Admittedly, it's one of the lesser mysteries of the Copper Age Central European cultures that archeologist (and feminist ideologue) Marija Gimbutas called “Old European,” but no less intriguing for all that.

What the heck is the “binocular” vessel: two conjoined, mirror image ceramic vessels, lacking—interestingly—both tops and bottoms.

Well, nobody knows, and chances are that we never will know. Still, so-called "binocular" vessels are not an uncommon find at Old European sites, so clearly they had a cultural function of some sort, if only a symbolic one.

But I'll tell you what I think.

The problem with pouring libations is that they're messy. (I always say, “You can't pour a good libation if you're afraid of splashing your shoes.”) So here you go, habitual pourer of libations*, just what you've always wanted without knowing it: the user-friendly libation tube.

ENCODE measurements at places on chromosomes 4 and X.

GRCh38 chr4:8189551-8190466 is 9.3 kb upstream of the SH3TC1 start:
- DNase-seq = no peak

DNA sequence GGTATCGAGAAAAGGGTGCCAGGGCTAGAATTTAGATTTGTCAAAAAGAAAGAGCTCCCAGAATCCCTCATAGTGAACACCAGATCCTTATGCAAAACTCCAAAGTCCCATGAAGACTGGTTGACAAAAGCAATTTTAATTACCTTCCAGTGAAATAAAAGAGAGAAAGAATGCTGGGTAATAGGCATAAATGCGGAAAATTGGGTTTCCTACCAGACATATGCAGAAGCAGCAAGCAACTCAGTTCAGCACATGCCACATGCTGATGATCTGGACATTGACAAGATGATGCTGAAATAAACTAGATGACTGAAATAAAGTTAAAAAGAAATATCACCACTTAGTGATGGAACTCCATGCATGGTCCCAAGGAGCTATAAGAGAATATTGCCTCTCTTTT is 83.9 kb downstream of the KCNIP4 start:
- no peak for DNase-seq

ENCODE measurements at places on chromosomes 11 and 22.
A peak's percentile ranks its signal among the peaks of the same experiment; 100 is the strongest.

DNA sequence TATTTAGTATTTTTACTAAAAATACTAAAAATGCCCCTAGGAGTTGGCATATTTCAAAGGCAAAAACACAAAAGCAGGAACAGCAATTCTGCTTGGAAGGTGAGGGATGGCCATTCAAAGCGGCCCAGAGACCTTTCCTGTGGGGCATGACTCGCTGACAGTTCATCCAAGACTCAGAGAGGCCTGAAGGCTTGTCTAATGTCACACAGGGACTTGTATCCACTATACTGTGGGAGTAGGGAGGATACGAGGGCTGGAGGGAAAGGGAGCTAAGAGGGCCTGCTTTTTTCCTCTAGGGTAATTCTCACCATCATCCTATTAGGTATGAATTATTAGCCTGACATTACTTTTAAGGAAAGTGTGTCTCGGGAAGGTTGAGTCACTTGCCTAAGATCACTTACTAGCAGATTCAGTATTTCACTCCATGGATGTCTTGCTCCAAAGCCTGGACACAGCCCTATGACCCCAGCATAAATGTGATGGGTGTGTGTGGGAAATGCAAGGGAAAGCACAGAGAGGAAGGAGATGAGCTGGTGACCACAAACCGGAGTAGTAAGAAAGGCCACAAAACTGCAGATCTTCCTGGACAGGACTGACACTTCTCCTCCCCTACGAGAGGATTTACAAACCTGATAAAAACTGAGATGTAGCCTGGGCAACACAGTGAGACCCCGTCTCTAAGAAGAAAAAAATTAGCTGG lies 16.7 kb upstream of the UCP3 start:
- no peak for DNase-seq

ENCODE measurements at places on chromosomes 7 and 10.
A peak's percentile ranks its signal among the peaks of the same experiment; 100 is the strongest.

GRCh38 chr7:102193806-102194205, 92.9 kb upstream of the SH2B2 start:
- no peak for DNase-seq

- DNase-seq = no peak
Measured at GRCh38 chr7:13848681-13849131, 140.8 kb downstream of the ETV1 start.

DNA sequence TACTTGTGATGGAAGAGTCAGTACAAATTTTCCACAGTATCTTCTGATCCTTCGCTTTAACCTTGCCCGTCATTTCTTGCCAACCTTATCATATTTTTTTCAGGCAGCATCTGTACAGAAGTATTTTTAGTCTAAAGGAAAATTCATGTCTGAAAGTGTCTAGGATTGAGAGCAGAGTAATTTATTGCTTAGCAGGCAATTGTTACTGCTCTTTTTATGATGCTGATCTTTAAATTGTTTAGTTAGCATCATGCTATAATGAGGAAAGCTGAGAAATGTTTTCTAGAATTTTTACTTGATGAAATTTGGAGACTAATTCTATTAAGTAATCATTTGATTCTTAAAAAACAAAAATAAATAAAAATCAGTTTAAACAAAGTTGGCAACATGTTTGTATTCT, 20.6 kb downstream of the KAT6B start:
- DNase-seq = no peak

Yes, my friends: with Copper Woman's new patented conjoined libation tubes, you can pour libations to your heart's content, and nobody ever gets splashed!

Why two conjoined libation tubes, then?

Aha: there's the brilliance of my theory. I think that “binocular” vessels were used for making agreements. They even rather look like two people joining (or shaking) hands.

You and I come to an agreement. (Maybe we decide to handfast.) Before witnesses, we both pour out our libations simultaneously as a symbol of the agreement between us.

We'll never know whether or not my theory is correct. But it does go to demonstrate why the field of archeology needs more pagans.

When it comes to ritual, we've got lots of practical experience.


*Can we say libator here?